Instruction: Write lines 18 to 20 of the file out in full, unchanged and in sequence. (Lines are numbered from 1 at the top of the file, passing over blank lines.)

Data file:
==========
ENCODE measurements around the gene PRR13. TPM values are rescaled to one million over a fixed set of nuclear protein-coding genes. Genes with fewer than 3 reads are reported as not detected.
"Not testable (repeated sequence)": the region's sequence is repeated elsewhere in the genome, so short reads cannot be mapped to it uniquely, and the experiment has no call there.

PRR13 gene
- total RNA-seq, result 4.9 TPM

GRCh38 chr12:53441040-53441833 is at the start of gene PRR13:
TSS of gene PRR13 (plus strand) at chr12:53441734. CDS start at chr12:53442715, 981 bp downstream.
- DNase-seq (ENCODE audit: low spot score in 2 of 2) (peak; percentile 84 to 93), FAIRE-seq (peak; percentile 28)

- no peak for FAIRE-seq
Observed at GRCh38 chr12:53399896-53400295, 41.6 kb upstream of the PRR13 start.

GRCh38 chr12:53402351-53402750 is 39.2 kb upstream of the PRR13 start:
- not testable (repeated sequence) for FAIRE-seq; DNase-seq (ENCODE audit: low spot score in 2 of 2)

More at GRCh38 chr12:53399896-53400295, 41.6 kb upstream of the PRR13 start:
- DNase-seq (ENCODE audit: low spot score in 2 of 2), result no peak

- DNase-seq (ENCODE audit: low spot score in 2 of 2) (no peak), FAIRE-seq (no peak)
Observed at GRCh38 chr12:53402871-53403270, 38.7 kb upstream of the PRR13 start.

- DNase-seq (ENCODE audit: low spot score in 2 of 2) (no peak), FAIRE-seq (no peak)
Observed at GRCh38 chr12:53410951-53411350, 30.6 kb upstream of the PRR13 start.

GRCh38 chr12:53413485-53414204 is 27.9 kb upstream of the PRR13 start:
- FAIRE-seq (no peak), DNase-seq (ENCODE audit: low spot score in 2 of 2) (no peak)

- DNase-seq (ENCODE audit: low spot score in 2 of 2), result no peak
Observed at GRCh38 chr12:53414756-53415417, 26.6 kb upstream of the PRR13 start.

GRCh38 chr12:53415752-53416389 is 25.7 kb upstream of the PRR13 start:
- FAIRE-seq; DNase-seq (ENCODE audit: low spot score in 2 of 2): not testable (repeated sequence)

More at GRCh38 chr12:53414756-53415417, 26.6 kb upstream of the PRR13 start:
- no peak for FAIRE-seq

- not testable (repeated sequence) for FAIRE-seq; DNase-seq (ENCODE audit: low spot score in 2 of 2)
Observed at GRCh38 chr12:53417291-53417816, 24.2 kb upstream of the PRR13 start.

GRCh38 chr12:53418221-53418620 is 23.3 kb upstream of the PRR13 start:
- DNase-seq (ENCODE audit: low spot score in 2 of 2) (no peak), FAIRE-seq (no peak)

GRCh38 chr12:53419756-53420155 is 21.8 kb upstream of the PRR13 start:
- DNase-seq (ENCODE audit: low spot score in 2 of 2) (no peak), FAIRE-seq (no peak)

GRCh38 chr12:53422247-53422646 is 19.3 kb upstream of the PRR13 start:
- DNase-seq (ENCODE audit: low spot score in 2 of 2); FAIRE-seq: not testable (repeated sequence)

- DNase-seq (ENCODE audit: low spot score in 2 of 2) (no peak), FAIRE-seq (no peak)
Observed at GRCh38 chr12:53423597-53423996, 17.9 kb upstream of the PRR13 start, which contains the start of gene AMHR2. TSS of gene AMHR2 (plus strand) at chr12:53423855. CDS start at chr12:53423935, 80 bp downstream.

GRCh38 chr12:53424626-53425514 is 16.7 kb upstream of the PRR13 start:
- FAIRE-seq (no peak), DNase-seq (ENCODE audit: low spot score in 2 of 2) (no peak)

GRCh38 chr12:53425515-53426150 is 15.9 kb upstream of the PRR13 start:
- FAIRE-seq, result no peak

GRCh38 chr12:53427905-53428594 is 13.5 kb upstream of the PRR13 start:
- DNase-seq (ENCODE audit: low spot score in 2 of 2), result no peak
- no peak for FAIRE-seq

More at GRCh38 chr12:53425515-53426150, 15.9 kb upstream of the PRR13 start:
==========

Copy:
GRCh38 chr12:53413485-53414204 is 27.9 kb upstream of the PRR13 start:
- FAIRE-seq (no peak), DNase-seq (ENCODE audit: low spot score in 2 of 2) (no peak)

- DNase-seq (ENCODE audit: low spot score in 2 of 2), result no peak